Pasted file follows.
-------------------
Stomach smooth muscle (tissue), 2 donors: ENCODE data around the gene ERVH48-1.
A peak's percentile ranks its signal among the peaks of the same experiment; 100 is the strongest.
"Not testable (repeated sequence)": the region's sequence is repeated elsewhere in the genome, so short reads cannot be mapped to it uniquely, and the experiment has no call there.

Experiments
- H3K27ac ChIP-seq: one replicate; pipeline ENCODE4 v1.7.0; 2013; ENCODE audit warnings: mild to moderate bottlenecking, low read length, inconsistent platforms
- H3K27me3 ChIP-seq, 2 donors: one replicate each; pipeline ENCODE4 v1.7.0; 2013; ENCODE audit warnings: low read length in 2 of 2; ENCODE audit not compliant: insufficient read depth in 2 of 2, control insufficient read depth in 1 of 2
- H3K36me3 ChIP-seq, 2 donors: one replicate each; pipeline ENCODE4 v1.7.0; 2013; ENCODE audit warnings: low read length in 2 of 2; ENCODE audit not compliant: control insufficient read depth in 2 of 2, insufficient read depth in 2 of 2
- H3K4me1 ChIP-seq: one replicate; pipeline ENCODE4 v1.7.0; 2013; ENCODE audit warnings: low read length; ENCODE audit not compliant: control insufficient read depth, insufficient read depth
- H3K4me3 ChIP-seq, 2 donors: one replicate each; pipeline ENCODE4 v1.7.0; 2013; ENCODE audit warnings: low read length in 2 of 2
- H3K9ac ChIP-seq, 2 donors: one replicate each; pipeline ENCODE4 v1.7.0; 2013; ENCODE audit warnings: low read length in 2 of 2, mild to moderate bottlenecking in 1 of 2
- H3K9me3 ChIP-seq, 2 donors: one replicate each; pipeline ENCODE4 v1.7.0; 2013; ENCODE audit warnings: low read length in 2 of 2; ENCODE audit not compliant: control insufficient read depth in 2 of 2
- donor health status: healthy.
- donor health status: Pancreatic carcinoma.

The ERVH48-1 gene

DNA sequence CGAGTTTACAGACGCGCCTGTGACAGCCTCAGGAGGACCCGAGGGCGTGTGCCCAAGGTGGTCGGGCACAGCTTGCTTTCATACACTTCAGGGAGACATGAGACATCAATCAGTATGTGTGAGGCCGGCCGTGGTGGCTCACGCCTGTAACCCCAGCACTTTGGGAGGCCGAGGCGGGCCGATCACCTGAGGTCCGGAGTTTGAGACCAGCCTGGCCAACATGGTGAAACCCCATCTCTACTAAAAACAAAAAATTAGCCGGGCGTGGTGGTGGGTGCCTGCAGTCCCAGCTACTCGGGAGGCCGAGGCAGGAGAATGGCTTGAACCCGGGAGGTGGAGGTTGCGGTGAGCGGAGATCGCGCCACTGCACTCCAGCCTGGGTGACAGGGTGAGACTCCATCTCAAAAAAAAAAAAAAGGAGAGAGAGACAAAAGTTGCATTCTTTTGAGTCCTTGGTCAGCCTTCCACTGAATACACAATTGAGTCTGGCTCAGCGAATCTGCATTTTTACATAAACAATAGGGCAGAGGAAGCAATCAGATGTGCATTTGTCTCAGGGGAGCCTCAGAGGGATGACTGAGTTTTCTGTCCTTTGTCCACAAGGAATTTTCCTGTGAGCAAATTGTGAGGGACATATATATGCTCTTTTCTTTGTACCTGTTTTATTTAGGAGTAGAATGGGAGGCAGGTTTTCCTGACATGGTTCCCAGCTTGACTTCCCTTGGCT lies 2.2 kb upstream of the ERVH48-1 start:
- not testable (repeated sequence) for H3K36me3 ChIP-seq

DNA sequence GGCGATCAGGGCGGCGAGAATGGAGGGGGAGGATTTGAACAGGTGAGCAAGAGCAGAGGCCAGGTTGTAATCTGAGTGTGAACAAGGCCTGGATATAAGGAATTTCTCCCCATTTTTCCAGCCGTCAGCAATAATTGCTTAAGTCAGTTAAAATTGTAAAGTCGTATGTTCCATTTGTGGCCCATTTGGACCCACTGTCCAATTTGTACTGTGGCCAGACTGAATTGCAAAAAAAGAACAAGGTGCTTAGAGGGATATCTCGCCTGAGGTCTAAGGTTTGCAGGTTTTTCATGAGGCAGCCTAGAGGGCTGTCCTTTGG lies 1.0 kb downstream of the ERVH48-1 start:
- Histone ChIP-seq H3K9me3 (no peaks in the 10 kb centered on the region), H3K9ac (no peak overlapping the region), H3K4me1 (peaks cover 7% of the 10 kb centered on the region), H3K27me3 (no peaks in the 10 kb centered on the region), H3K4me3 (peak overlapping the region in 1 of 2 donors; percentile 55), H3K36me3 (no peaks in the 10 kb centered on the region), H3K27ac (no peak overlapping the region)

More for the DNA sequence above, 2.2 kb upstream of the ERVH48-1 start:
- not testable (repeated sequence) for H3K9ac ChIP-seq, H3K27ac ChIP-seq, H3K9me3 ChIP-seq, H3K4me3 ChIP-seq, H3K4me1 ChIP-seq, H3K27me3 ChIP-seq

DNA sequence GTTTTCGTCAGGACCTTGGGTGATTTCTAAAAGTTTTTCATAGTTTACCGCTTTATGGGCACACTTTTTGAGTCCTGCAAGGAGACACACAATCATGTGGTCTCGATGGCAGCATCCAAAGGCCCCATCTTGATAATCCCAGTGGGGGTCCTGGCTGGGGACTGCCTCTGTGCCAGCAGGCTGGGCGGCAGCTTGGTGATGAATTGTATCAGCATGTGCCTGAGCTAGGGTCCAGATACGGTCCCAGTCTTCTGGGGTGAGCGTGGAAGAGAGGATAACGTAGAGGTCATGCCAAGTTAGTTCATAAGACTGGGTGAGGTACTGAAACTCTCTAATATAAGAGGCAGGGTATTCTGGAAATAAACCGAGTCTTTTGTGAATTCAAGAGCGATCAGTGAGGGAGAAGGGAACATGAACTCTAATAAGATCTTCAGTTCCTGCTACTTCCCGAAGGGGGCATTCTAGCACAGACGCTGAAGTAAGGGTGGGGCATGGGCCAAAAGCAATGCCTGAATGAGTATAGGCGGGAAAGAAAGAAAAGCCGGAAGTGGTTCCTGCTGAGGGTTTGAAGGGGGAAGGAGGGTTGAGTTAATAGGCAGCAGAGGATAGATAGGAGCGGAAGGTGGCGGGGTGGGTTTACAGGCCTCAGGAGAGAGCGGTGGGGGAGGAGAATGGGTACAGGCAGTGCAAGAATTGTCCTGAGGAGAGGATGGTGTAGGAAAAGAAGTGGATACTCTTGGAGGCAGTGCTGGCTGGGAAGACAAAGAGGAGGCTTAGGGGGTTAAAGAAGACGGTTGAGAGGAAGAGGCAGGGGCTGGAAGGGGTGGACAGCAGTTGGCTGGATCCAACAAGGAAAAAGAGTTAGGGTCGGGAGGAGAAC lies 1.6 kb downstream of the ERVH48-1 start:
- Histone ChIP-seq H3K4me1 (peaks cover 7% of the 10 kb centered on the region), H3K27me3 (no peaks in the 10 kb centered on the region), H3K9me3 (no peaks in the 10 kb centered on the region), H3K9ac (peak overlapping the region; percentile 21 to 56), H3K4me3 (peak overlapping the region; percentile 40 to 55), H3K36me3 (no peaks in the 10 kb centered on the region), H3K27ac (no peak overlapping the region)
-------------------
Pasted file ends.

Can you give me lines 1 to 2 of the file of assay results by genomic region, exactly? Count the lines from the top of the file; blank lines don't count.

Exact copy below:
Stomach smooth muscle (tissue), 2 donors: ENCODE data around the gene ERVH48-1.
A peak's percentile ranks its signal among the peaks of the same experiment; 100 is the strongest.